One minute, you’re all snuggled up fast asleep and the next, your baby is screaming blue murder and thrashing about like a madman. When you try to comfort her, she seems completely oblivious to your presence and there’s absolutely nothing you can do to calm her down. If this sounds familiar, your baby may be experiencing night terrors.
What is a night terror?
Night terrors are thought to affect around 6% of children. Unlike a nightmare, night terrors don’t make it into our memory stores. Night terrors occur during the stage between periods of deep to light sleep. And they can be pretty distressing to witness because there’s not much you can do to help. They are most likely to occur during the first few hours of sleep.
During a night terror, your child may:
- Seem scared
- Be aggressive
- Wet the bed
- Get out of bed and move around
- Not respond to you
- Generally, act like a possessed child from a horror movie
The good news is, unlike a nightmare which will leave your child with an unpleasant memory, your child won’t remember the night terror and so will probably go straight back to sleep again after. Leaving you lying awake wondering whether it’s possible your child could be possessed (highly unlikely).
What can you do if your baby had a night terror
Nothing, really. Your baby won’t have any idea that you’re even there, you won’t be able to soothe her or offer words of reassurance. Trying to cuddle her or lift her up will probably leave her feeling even more distressed. All you can do is sit with her, make sure she’s safe and wait until the night terror stops (oh, and hope your neighbors aren’t annoyed at the rude awakening).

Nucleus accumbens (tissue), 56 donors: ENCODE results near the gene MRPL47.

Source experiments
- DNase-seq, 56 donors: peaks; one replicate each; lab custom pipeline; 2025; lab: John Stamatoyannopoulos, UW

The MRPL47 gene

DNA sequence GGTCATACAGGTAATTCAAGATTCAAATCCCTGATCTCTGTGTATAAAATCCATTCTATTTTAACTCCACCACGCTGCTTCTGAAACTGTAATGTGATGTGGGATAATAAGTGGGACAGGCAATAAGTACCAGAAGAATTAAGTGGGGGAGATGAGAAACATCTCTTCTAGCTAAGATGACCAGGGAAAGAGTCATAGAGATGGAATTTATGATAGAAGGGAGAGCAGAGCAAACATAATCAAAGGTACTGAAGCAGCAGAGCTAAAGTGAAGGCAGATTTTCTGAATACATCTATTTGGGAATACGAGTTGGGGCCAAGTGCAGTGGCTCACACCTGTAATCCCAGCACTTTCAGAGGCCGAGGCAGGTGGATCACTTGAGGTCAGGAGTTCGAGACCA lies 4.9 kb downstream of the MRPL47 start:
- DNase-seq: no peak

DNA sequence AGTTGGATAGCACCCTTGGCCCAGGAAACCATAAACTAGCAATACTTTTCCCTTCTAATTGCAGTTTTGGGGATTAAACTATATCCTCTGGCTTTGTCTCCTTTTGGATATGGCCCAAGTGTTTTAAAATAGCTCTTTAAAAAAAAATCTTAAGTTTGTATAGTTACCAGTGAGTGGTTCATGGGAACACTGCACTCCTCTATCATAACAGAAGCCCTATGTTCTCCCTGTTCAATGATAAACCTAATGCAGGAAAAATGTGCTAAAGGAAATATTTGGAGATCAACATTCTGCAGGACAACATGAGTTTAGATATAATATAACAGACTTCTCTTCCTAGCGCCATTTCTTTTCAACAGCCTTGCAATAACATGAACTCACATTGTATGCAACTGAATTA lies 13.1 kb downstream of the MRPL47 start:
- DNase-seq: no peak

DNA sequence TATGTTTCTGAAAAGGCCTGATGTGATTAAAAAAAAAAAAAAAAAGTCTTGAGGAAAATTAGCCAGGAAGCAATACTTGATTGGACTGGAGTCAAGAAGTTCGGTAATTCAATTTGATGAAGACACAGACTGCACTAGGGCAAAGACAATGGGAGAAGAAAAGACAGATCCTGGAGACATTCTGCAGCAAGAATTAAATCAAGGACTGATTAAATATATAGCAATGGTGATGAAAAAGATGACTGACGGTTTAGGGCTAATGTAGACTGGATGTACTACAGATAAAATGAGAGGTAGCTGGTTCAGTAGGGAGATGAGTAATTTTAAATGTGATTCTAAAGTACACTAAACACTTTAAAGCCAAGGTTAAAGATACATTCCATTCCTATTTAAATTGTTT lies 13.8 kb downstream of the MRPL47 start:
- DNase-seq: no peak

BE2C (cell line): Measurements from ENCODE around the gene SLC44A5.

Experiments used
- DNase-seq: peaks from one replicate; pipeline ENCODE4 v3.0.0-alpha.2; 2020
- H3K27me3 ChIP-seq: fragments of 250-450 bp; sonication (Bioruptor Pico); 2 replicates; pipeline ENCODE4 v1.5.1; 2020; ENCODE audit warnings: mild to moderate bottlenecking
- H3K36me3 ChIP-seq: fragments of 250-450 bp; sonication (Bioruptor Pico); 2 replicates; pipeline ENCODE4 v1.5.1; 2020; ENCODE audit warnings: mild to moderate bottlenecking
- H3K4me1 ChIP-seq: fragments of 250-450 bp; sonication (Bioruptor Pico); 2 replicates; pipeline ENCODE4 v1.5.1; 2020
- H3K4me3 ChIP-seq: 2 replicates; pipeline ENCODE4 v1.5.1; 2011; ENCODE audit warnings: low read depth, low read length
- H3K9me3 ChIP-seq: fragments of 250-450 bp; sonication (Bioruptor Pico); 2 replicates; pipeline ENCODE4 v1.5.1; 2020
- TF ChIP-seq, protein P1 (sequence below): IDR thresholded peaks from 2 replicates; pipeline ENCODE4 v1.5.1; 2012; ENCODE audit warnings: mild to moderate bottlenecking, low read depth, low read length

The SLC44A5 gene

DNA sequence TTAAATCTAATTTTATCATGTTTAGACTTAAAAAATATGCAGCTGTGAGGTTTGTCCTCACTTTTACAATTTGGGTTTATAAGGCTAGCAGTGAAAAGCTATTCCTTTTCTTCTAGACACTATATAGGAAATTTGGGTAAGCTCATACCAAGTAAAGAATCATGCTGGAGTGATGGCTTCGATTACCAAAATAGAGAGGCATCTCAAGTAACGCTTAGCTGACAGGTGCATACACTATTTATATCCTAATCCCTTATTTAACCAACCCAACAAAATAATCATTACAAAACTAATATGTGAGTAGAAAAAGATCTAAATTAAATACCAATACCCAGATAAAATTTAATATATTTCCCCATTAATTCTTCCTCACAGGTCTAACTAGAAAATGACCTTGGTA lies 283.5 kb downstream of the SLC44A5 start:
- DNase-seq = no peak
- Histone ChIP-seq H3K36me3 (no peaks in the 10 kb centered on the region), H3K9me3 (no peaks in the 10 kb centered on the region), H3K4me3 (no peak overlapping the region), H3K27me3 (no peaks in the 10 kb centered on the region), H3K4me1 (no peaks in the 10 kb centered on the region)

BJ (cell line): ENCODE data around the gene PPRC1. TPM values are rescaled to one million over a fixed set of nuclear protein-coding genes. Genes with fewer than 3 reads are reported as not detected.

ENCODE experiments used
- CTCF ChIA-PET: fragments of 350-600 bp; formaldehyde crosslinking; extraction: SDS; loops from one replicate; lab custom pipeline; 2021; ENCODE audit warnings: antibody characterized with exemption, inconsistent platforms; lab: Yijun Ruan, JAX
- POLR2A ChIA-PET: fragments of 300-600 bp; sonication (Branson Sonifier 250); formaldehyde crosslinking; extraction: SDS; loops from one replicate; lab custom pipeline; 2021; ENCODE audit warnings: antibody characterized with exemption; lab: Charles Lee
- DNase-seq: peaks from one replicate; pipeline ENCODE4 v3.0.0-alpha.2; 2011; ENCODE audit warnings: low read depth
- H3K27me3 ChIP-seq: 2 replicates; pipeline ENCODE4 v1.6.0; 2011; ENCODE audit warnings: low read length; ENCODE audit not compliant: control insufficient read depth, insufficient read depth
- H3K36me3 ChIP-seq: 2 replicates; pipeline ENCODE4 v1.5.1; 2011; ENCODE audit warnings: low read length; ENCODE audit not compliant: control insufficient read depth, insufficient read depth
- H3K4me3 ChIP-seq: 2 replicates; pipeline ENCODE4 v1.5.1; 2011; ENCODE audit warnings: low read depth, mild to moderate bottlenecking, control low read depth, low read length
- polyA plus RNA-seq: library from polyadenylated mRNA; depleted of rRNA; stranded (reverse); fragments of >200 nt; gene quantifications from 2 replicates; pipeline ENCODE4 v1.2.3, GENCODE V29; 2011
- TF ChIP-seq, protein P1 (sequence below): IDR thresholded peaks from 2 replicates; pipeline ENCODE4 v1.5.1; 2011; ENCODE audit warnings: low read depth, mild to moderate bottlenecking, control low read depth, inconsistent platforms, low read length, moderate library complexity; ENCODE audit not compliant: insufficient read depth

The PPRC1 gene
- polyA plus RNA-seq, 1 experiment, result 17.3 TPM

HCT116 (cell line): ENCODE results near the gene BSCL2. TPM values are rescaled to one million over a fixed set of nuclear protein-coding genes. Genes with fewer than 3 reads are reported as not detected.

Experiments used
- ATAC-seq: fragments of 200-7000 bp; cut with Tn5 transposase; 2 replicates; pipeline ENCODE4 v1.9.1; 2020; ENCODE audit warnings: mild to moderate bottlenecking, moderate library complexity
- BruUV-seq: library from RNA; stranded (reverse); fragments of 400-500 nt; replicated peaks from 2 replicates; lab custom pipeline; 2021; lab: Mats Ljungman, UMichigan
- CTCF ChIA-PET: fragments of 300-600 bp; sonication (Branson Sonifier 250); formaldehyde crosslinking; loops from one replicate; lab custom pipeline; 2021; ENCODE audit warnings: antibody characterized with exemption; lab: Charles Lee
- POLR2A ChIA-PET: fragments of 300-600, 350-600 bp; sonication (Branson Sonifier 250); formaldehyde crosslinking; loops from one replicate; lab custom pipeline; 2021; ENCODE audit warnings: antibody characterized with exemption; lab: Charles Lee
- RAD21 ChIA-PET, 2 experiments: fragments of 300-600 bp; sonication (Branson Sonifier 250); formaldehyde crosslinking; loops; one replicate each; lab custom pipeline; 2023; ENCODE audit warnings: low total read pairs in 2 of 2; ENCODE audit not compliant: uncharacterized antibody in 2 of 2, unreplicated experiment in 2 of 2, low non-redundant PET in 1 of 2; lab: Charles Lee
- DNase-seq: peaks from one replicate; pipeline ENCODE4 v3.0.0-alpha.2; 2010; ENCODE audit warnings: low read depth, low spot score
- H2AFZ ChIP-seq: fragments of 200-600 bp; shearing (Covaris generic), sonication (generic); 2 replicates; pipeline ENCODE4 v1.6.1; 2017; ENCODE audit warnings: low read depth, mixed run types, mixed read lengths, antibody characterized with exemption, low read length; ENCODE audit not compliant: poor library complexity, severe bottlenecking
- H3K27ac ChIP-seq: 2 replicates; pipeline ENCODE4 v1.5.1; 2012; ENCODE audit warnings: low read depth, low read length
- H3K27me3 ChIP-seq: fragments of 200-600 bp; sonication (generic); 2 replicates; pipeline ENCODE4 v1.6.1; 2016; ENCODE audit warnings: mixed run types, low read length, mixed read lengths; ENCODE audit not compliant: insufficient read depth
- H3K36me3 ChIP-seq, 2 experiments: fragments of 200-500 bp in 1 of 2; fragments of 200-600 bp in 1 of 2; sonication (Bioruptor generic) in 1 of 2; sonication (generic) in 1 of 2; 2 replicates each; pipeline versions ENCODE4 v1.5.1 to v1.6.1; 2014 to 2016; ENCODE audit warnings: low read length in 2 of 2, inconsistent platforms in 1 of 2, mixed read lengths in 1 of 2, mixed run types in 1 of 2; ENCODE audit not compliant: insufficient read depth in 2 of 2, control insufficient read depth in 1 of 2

Night terrors are more likely to occur when your child is overtired. You may find that bringing your child’s bedtime forward slightly or encouraging more naps during the day helps to reduce the number of night terrors. Your baby should grow out of night terrors in time. If you are concerned about your child’s night terrors, speak to your healthcare provider for advice.
Does your baby experience night terrors?
Written by Fiona (@Fiona_Peacock), mother, writer and lover of all things baby related.
This information is not intended to replace the advice of a trained medical doctor. Health & Parenting Ltd disclaims any liability for the decisions you make based on this information, which is provided to you on a general information basis only and not as a substitute for personalized medical advice. All contents copyright © Health & Parenting Ltd 2016. All rights reserved.